Clint Worthington

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For 124 reviews, this critic has graded:
  • 47% higher than the average critic
  • 6% same as the average critic
  • 47% lower than the average critic
On average, this critic grades 2.8 points lower than other critics. (0-100 point scale)

Clint Worthington's Scores

  • Movies
  • TV
Average review score: 61
Highest review score: 100 Tesla
Lowest review score: 16 Remember
Score distribution:
  1. Positive: 63 out of 124
  2. Negative: 13 out of 124
124 movie reviews
    • 70 Metascore
    • 75 Clint Worthington
    At two hours, it can drag, and the mid-budget nature of the thing can leave it feeling less than ambitious. But there’s just enough inventiveness here to make it stand out in a packed field, and to cement Prince-Bythewood as a director who can handle bloodshed as adeptly as character.
    • 50 Metascore
    • 42 Clint Worthington
    Fire Saga manages glimmers of fun through its laborious two-hour runtime when it sits the hell down and plays some fun Eurovision-y songs, but there are too many false notes in between to justify trucking through the tedium to find them. Just hit up the soundtrack when it comes out and bop along to some goofy songs.
    • 56 Metascore
    • 42 Clint Worthington
    If you’re looking for a lean-and-mean action picture where Chris Hemsworth absolutely bodies dozens of disposable henchmen, Extraction might fit the bill, at least for its first hour.
    • 75 Metascore
    • 83 Clint Worthington
    To be sure, the concept of Spike Jonze directing a Beastie Boys documentary conjures up flashier results than this. But taking it for what it is, Beastie Boys Story remains an entertaining, insightful, and unexpectedly fun look back at three of hip-hop’s most iconic voices.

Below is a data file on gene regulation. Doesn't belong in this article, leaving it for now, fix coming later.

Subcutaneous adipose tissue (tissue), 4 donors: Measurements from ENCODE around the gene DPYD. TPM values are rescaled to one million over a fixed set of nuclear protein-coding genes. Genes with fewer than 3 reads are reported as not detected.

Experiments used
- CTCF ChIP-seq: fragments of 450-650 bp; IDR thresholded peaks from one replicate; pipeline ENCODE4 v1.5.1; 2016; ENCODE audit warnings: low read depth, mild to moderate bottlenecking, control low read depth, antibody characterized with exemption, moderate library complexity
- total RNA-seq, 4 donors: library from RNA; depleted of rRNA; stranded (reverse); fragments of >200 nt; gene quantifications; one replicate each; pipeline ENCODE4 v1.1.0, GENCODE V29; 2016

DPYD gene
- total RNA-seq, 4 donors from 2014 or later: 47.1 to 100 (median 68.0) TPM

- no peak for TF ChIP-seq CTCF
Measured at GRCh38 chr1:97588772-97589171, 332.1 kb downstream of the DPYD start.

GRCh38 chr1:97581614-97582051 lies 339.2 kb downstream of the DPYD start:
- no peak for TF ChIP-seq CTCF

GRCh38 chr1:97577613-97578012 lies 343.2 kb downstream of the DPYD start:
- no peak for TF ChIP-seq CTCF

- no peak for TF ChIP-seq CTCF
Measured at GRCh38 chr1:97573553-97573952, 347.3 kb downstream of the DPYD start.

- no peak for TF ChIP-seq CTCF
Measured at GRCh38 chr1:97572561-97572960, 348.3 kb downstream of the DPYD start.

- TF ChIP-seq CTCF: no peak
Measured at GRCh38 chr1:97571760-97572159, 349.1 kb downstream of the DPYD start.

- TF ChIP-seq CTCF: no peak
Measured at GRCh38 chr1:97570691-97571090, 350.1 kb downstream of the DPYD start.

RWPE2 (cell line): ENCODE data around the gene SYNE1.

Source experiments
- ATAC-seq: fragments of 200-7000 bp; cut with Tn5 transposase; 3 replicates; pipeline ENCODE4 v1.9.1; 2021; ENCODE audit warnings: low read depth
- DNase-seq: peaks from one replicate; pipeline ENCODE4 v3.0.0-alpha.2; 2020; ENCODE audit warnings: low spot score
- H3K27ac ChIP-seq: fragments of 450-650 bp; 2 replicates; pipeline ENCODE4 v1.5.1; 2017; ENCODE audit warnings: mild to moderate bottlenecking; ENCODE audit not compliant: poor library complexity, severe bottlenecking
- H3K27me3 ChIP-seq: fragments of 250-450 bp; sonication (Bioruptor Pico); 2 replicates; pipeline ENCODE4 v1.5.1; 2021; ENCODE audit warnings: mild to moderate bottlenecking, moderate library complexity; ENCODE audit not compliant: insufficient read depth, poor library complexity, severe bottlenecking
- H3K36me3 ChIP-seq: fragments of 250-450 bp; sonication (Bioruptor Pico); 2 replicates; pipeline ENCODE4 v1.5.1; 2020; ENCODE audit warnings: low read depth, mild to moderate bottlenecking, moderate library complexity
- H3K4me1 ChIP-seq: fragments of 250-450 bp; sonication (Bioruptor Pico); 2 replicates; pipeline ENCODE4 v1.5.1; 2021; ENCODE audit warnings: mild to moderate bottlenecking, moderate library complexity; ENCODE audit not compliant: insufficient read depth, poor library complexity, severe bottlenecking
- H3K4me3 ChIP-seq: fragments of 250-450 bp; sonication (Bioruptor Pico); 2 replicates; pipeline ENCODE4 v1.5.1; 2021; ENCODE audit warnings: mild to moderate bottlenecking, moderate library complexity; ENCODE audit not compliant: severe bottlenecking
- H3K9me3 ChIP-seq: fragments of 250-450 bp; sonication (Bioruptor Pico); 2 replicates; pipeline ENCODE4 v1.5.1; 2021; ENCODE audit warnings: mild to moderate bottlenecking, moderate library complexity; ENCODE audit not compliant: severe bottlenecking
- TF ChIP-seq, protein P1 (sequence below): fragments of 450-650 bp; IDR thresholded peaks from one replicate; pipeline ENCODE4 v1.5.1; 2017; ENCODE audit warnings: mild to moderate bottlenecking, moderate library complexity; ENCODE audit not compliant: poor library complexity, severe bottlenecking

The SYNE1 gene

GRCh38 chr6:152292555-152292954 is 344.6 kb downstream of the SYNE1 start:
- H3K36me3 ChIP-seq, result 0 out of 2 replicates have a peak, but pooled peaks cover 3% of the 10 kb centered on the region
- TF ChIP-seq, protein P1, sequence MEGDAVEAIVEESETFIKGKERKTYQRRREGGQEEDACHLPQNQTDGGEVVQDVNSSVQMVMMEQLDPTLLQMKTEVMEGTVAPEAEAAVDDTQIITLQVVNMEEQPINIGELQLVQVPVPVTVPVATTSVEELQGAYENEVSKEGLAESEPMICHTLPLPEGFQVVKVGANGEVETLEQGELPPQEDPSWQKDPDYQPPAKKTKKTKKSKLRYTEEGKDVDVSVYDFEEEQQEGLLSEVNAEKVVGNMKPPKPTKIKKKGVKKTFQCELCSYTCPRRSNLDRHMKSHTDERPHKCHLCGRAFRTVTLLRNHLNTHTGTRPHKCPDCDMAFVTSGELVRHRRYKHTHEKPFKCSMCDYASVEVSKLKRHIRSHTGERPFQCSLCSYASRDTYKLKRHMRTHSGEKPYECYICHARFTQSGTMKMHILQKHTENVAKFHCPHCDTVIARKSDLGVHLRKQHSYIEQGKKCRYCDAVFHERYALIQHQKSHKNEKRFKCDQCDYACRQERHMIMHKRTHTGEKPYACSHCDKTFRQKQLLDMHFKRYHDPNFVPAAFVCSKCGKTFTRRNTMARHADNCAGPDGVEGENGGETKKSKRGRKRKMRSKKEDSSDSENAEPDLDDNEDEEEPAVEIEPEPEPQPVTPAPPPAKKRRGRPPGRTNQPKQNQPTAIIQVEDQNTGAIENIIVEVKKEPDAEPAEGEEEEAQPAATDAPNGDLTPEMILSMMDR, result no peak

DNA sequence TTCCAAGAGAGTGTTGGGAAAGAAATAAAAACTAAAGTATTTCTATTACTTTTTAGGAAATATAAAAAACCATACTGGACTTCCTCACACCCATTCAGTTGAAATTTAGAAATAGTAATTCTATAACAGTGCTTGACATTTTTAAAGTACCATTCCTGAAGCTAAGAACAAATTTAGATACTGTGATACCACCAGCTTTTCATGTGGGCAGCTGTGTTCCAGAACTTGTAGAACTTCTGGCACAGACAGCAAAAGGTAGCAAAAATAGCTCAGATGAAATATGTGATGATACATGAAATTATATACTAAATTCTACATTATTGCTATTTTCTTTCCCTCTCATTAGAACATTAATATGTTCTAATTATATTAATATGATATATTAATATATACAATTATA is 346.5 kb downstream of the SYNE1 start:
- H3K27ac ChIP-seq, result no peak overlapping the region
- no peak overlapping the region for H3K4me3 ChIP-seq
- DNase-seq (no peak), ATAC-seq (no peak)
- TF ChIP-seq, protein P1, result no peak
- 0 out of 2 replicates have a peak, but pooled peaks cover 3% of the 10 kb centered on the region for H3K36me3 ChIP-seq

• 60 Metascore
    • 67 Clint Worthington
    Think of Timmy Failure like a food truck: the best ones do one or two things really well, and commit to just doing those things. With McCarthy et al., Timmy Failure‘s virtues are an expertly-delivered dry wit that works for kids and adults alike, and a series of adorable performances, from Fegley and the rest of the kids to the all-too-game adults.
    • 82 Metascore
    • 91 Clint Worthington
    More than a metatextual look at the struggles of indie filmmakers to gnaw at their own emotional wounds, Black Bear is an astounding showcase for its leads, and way more than it says on the wrapper.
    • 68 Metascore
    • 100 Clint Worthington
    Both here and in the real world, Tesla is more legend than man, and we can only ever really comprehend him through that warped lens. Almereyda understands this fundamental hurdle in the biopic formula, and leans into it with refreshing candor.
    • 69 Metascore
    • 58 Clint Worthington
    For its unconventional structure and occasional flights of fancy, The Glorias all too often reads as a bog-standard biopic more interested in recounting history than telling a story.
    • 61 Metascore
    • 50 Clint Worthington
    Try as it might to blend the music-conscious idiosyncrasies of Portlandia with the varied persona of one of our weirdest, most valued artists, The Nowhere Inn ends up going, well, nowhere.
    • 84 Metascore
    • 83 Clint Worthington
    The most important thing is that it’s funny and charming in all the right ways, a slight but sweet meditation on the viability of long-term relationships.
    • 65 Metascore
    • 75 Clint Worthington
    Whether as an amped-up look into a great singer-songwriter’s musical process from page to stage, or a deeper dive into the psyche of America’s most frustratingly composed artist, Miss Americana feels insightful and hypnotic.
    • 91 Metascore
    • 100 Clint Worthington
    The glory of Hittman’s film is in finding those moments of beauty among the brutal silences, and the magnetic grace that can be found in a person’s most difficult days.
    • 72 Metascore
    • 91 Clint Worthington
    Zola‘s not without its faults. The script is a little too loosy-goosy for its own good, and the last 10-15 minutes are admittedly a lackluster resolution to the high-tension hijinks on display. But until that point, it’s downright thrilling to watch a film breeze through its grimly funny energy with such exuberant confidence, especially with such a new, vibrant voice in Paige.
    • 80 Metascore
    • 83 Clint Worthington
    Whether a treatise on the complexities of family dynamics, or the transformative power of love, or a dollhouse exploration of weird, broken people flailing for meaning in an uncertain universe, Kajillionaire carries plenty of rewards for those who are willing to succumb to July’s particular set of skills.